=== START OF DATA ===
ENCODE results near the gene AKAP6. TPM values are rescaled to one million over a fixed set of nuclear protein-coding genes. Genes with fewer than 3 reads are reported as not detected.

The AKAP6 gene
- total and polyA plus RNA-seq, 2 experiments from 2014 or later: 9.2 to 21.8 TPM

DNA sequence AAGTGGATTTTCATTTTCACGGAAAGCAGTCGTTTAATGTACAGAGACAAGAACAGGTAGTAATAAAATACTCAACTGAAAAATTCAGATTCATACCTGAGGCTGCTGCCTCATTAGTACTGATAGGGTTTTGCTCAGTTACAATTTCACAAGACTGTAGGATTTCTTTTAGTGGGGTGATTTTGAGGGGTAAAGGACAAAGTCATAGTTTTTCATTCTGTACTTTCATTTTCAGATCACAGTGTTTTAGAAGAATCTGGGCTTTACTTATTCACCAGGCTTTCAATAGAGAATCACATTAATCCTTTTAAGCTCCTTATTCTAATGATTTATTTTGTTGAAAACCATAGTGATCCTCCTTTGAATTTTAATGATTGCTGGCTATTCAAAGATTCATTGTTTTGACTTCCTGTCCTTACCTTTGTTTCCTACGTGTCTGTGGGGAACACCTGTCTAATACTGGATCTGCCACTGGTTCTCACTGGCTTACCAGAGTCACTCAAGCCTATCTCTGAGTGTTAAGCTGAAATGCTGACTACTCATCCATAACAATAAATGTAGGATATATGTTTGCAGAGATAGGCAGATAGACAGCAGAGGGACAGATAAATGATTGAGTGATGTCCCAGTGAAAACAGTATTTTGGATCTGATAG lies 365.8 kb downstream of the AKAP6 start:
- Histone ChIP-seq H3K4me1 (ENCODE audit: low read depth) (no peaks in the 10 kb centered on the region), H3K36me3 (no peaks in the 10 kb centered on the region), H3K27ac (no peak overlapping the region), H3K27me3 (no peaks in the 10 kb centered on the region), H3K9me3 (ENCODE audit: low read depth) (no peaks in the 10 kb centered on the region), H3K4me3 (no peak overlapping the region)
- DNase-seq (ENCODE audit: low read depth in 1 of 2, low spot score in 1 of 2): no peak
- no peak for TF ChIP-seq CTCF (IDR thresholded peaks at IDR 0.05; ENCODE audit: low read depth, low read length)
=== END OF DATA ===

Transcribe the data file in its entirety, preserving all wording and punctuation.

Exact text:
ENCODE results near the gene AKAP6. TPM values are rescaled to one million over a fixed set of nuclear protein-coding genes. Genes with fewer than 3 reads are reported as not detected.

The AKAP6 gene
- total and polyA plus RNA-seq, 2 experiments from 2014 or later: 9.2 to 21.8 TPM

DNA sequence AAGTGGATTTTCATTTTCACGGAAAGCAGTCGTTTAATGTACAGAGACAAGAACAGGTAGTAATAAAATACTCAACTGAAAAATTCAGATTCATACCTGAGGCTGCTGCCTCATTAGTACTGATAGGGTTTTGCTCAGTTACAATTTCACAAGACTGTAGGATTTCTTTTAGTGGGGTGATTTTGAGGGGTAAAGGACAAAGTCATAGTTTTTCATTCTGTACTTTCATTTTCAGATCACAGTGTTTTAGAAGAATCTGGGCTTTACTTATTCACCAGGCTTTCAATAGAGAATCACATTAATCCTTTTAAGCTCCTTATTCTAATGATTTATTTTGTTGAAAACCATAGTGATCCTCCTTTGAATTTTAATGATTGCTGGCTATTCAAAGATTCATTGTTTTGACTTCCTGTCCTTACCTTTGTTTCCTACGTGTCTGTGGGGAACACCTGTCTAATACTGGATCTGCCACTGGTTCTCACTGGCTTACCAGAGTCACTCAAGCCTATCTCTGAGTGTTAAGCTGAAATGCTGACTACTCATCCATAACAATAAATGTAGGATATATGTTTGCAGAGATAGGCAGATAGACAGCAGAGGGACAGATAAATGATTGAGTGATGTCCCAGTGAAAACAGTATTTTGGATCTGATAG lies 365.8 kb downstream of the AKAP6 start:
- Histone ChIP-seq H3K4me1 (ENCODE audit: low read depth) (no peaks in the 10 kb centered on the region), H3K36me3 (no peaks in the 10 kb centered on the region), H3K27ac (no peak overlapping the region), H3K27me3 (no peaks in the 10 kb centered on the region), H3K9me3 (ENCODE audit: low read depth) (no peaks in the 10 kb centered on the region), H3K4me3 (no peak overlapping the region)
- DNase-seq (ENCODE audit: low read depth in 1 of 2, low spot score in 1 of 2): no peak
- no peak for TF ChIP-seq CTCF (IDR thresholded peaks at IDR 0.05; ENCODE audit: low read depth, low read length)